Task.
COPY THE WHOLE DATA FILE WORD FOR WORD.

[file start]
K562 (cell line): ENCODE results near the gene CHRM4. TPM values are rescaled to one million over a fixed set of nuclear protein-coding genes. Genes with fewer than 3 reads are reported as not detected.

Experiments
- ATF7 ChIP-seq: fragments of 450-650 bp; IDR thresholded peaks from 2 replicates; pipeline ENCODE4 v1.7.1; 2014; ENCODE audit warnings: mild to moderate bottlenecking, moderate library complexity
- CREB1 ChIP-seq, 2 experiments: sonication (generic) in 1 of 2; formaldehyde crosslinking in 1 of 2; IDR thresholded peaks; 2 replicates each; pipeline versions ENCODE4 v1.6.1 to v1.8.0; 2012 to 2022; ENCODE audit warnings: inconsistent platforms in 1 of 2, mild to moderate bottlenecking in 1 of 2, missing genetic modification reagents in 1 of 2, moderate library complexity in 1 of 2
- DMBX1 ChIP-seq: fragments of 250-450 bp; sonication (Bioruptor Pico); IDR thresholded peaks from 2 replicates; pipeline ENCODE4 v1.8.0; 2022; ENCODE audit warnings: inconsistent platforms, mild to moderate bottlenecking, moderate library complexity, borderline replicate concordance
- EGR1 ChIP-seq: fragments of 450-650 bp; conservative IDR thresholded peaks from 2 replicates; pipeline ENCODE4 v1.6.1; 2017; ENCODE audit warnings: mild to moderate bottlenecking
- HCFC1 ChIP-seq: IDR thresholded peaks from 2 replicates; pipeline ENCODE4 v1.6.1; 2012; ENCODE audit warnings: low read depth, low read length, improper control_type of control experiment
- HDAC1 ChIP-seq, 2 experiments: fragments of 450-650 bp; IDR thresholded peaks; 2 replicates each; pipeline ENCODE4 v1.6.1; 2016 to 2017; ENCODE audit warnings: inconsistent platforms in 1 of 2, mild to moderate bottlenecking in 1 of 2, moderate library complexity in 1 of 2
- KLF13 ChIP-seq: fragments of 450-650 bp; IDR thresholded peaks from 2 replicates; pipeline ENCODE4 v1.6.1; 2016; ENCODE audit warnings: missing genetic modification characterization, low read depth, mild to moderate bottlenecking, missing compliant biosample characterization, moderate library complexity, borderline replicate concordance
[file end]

K562 (cell line): ENCODE results near the gene CHRM4. TPM values are rescaled to one million over a fixed set of nuclear protein-coding genes. Genes with fewer than 3 reads are reported as not detected.

Experiments
- ATF7 ChIP-seq: fragments of 450-650 bp; IDR thresholded peaks from 2 replicates; pipeline ENCODE4 v1.7.1; 2014; ENCODE audit warnings: mild to moderate bottlenecking, moderate library complexity
- CREB1 ChIP-seq, 2 experiments: sonication (generic) in 1 of 2; formaldehyde crosslinking in 1 of 2; IDR thresholded peaks; 2 replicates each; pipeline versions ENCODE4 v1.6.1 to v1.8.0; 2012 to 2022; ENCODE audit warnings: inconsistent platforms in 1 of 2, mild to moderate bottlenecking in 1 of 2, missing genetic modification reagents in 1 of 2, moderate library complexity in 1 of 2
- DMBX1 ChIP-seq: fragments of 250-450 bp; sonication (Bioruptor Pico); IDR thresholded peaks from 2 replicates; pipeline ENCODE4 v1.8.0; 2022; ENCODE audit warnings: inconsistent platforms, mild to moderate bottlenecking, moderate library complexity, borderline replicate concordance
- EGR1 ChIP-seq: fragments of 450-650 bp; conservative IDR thresholded peaks from 2 replicates; pipeline ENCODE4 v1.6.1; 2017; ENCODE audit warnings: mild to moderate bottlenecking
- HCFC1 ChIP-seq: IDR thresholded peaks from 2 replicates; pipeline ENCODE4 v1.6.1; 2012; ENCODE audit warnings: low read depth, low read length, improper control_type of control experiment
- HDAC1 ChIP-seq, 2 experiments: fragments of 450-650 bp; IDR thresholded peaks; 2 replicates each; pipeline ENCODE4 v1.6.1; 2016 to 2017; ENCODE audit warnings: inconsistent platforms in 1 of 2, mild to moderate bottlenecking in 1 of 2, moderate library complexity in 1 of 2
- KLF13 ChIP-seq: fragments of 450-650 bp; IDR thresholded peaks from 2 replicates; pipeline ENCODE4 v1.6.1; 2016; ENCODE audit warnings: missing genetic modification characterization, low read depth, mild to moderate bottlenecking, missing compliant biosample characterization, moderate library complexity, borderline replicate concordance